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Brief History


The message of the Gospel has been sustained in many lands less by forceful preaching or forcible conversion than by effective communication through acceptable cultural media and by personal testaments of the practice of the Gospel.  Where the two latter are absent the flush of initial enthusiasm fades away and the message fails to take root.  Such is the fate of the Christian message in many lands. In our own country Christianity has failed to make an impact on the nation chiefly because of the unfamiliar forms of communication which failed to evoke confidence in the people. This may be one of the substantial reasons for failure of the Christian faith to penetrate the soul of India.

Into such a situation the present booklet comes as a refreshing reminder not only to awaken the complacent Christian from his or her lukewarm attachment to forms of religion which are not couched in our own tradition and culture but also to tell our non-Christian compatriot that Christianity does not make an adherent any less Indian than he or she is. The life, work and faith of Vedanayaga Sastriar is an example of the great impact that one can make upon the literate audience of a given cultural milieu by seeking for the Gospel a mode of communication which is at once as sincere as it is familiar, especially in a society where the cultural and literary predilections are woven in to the very life of the people.

The works of Vedanayaga Sastriar are marked by two distinctive features: (a) their reliance on Tamil literacy and folk traditions for their winsome expressiveness: and (b) their proclamation of the man of faith behind them whose life and humanity reinforces such expressive success.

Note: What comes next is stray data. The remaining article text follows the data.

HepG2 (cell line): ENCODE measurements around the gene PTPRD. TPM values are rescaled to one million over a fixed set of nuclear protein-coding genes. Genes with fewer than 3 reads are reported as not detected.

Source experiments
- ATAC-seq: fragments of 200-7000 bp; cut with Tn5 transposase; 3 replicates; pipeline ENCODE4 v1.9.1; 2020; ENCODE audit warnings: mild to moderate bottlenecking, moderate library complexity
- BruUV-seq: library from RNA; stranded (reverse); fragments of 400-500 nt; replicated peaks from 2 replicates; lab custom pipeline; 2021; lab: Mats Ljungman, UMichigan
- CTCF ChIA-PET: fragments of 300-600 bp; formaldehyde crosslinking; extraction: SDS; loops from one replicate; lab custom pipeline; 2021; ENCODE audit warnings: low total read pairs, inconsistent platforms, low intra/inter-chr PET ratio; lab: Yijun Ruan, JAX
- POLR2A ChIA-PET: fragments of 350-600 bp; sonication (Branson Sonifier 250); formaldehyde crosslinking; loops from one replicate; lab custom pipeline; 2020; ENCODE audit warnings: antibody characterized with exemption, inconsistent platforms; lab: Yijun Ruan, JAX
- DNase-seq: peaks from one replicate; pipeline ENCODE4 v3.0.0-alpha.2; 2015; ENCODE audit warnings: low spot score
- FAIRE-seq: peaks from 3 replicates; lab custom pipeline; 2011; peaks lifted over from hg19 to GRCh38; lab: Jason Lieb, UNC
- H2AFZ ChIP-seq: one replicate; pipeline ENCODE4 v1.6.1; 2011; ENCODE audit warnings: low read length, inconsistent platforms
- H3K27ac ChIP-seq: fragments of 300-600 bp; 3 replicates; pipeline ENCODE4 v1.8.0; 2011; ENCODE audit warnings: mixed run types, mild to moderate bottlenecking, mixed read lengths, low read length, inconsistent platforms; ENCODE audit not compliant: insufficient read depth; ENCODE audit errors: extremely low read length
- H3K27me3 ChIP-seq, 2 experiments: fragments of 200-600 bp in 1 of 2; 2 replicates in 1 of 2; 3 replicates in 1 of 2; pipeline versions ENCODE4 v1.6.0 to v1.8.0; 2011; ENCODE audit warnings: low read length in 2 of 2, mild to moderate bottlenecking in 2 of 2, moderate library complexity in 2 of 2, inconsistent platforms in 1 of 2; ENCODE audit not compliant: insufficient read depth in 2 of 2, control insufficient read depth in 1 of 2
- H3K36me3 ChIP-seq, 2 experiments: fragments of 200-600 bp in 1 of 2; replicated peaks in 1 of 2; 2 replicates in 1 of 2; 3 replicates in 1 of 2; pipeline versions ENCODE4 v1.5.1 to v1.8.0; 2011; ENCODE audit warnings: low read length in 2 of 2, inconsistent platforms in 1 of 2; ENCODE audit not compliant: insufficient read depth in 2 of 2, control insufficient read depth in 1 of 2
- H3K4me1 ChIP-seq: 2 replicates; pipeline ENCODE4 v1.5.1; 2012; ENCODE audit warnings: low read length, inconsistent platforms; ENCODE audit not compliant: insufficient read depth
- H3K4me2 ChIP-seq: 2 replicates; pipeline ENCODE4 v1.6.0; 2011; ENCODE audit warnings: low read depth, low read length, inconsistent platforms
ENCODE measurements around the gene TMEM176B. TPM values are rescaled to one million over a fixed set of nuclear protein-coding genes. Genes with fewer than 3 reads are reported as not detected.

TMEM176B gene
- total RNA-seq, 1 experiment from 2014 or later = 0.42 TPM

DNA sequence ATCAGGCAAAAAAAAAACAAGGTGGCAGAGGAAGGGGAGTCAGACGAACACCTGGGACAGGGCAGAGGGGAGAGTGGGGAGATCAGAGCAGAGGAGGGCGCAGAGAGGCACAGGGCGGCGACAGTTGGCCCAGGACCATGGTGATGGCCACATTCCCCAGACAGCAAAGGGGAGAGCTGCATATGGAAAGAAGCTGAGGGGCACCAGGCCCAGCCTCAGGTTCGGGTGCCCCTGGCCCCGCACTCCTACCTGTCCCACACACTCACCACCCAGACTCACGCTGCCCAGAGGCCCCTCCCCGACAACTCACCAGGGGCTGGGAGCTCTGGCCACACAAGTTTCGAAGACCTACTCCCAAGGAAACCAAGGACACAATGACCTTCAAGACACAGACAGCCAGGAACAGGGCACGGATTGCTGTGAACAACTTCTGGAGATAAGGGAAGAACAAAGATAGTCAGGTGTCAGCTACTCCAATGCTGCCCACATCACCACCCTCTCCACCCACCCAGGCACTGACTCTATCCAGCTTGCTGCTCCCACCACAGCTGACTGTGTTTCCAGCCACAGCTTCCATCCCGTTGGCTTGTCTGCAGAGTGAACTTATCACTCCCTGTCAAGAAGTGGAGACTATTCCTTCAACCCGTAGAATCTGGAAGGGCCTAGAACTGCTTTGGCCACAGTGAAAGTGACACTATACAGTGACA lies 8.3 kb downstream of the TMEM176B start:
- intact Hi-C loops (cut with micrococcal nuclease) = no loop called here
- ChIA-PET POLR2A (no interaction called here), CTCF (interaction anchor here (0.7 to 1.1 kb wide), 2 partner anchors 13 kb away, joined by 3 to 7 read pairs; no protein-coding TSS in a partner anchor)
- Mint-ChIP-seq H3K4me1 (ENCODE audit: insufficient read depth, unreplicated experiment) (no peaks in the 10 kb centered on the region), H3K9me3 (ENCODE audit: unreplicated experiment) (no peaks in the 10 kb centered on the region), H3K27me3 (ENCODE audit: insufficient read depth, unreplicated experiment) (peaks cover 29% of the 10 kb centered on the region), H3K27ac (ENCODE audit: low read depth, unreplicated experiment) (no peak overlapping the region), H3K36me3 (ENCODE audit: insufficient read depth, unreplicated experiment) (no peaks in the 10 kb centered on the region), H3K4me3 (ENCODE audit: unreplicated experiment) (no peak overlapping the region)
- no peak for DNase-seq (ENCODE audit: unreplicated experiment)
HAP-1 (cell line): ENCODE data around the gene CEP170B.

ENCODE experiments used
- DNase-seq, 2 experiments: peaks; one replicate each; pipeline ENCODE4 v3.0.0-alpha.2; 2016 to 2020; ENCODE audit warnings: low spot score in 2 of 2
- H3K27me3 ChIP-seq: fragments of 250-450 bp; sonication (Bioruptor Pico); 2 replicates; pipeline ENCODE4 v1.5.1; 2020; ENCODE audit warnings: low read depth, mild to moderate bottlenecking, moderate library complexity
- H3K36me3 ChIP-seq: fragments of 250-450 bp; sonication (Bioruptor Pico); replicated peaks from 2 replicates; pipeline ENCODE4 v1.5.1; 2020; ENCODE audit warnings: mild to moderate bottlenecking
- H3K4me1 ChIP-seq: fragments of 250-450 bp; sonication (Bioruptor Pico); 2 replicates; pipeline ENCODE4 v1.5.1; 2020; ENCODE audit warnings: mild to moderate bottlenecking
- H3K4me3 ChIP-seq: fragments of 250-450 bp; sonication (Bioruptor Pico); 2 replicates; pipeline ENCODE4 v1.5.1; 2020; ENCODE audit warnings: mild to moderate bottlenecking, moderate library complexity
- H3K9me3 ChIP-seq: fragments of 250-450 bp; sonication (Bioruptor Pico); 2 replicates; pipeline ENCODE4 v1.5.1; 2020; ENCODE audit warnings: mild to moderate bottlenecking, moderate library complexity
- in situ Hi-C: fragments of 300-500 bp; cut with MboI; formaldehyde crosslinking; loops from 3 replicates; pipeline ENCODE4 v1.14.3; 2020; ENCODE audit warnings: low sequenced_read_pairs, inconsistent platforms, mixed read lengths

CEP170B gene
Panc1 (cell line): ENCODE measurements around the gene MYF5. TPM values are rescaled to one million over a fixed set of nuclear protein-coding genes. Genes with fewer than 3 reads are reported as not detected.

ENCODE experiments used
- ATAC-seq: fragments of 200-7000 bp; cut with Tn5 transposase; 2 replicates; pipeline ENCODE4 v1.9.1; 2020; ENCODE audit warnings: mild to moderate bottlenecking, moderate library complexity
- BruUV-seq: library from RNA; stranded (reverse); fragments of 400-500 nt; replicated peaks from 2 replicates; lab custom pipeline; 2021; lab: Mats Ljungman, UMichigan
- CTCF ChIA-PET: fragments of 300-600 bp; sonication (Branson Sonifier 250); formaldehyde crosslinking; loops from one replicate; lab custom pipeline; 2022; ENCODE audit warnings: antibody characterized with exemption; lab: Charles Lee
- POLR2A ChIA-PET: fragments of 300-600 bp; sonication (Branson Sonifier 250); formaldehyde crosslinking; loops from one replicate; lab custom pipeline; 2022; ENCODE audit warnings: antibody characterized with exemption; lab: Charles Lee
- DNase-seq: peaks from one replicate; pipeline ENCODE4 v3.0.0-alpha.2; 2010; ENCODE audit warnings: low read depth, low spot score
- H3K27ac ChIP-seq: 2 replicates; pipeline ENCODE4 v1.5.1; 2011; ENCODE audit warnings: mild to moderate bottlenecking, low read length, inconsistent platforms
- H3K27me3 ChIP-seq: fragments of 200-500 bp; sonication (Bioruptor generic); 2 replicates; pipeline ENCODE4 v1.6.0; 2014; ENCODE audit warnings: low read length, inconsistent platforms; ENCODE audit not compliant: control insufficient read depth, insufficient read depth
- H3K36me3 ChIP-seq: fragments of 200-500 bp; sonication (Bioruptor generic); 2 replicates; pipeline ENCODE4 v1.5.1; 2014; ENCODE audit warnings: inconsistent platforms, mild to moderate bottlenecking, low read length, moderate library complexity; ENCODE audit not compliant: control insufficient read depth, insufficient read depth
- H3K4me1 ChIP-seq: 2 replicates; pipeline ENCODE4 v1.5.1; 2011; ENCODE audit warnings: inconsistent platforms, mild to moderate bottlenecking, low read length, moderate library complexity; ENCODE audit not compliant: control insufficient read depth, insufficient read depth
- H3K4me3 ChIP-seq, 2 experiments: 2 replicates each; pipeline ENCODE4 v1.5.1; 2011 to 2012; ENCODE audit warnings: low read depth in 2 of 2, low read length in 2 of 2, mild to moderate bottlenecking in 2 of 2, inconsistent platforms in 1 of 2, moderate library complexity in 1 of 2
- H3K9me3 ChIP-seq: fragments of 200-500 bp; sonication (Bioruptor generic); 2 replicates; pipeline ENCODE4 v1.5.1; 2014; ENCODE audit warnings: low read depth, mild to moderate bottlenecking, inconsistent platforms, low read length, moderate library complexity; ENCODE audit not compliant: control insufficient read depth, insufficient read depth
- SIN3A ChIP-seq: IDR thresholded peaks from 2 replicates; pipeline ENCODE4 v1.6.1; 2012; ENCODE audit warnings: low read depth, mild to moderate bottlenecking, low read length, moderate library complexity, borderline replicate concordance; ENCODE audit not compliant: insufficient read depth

The first of these features interestingly rests upon the choice a range of literary forms used not so much for academy blandishments as for effective communication among common audiences and congregations. They are taken from folk arts and literature such as the Gipsy Song, the Lullaby, Versa Drama of the Street Theatre, the Kummi (a roundel dance performed to the Lament. The choice of these art forms, to the exclusion of the great literary tradition of Sangam literature, does not argue any inability on the part of the artist but it show his assiduous pursuit of his great purpose, namely, the effective communication of the Gospel to the common man in the context of his social and cultural milieu. His works may not perhaps compare, in their theological or philosophical erudition with those of Rabindranath Tagore especially his Gitanjali or Donne’s sacred writings but they may well be compared with the abiding compositions in the medieval ballad tradition in which the culture of the itinerant minstrelsy flourished. In this sense Vedanayaga Sastriar may be placed among the great poets of the minor Literary Tradition of Tamil Nadu. It is so by reason of the deliberate choice made by the artist. However, the ingenuity with which he raised this Minor Tamil Literary Tradition to the loftiest heights to which few others have raised it shall not go unacknowledged. This he achieved by imparting to the Minor Tradition the enriching workmanship that is characteristic of the Great Literacy Tradition. The successful imbedding of serious religious and spiritual allegory in these popular art forms, the remarkable powers of imagination and description which he brought to bear upon them and his critical appropriation of the forms for his astute spiritual purpose are characteristic of great artists which do not often grace the works of lesser poets and artists. The breath-taking Miltonic imaginative creation of Noah’s Ark and its inhabitants in Gnanath Thatcha Nadagam (The Drama of the Divine Carpenter) with its description of the myriad species Noah gathered into his ark; the quaint appropriation of the separation of lovers in the tradition of love poetry (as instanced in Hebraic Song of Songs in the O.T.) in Gnana Andadi for an allegorical interpretation of the mystical union between Christ and the Church the compendium of religious teaching enshrined in both the Old and the New Testaments in Aranathintham; the most appropriate allegory of the cripple with wooden limbs who represents the sinful soul precariously propped on law and tradition in Gnana Nondi Nadagam  (The sacred Drama of the cripple); the remarkably effective use of the lyric tradition to suit the jubilance of Christ’s nativity (Gnanath Thalattu) the elegiac grief of the passion and death of  Christ (Pralaba Oppari) – and the stark rationalism of Sastrak Kummi (The Roundel of Ritual Observances) in the relentless iconoclasm of popular superstition are some examples of the unique artistry of this great Tamil poet of South India.  The greatest of all his works is Bethalem Kuravanji (The Gipsy Dance Drama of the Lord of Bethlehem) which is widely acknowledged as the most successful extended allegory which may be compared with Spenser’s allegorical epic, Faerie Queene in many respects.  The parallels between details of the gipsy literary tradition and the relationship between Christ and the Church as well as the propagation of the gospel are remarkably appropriate and convincing. One has to watch performance of this dance drama on the stage to appreciate the immaculate cultural naturalization of the gospel tradition.